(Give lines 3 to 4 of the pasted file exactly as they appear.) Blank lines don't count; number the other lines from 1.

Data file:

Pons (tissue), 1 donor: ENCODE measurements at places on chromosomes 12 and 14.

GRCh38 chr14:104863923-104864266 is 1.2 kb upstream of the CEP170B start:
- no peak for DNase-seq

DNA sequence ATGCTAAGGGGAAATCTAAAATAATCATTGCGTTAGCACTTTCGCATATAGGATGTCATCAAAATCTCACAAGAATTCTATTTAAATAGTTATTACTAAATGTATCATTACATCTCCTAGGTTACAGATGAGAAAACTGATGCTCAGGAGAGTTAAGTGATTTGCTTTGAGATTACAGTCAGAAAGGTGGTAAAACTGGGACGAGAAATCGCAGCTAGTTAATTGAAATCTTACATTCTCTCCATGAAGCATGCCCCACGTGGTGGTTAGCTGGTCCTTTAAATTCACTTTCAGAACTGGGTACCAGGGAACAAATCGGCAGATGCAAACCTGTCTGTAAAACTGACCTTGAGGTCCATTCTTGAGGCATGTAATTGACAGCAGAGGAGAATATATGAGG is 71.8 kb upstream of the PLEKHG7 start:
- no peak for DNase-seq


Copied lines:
- no peak for DNase-seq

DNA sequence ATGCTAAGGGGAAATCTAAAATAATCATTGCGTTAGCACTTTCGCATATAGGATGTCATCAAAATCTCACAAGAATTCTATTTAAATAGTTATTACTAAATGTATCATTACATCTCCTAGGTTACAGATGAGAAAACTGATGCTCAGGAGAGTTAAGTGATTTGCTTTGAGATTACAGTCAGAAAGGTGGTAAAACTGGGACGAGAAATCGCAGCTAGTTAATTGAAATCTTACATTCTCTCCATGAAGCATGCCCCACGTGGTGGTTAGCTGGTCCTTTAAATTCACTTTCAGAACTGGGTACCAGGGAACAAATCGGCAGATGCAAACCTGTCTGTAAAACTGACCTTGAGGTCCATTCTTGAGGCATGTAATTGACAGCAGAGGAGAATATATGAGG is 71.8 kb upstream of the PLEKHG7 start: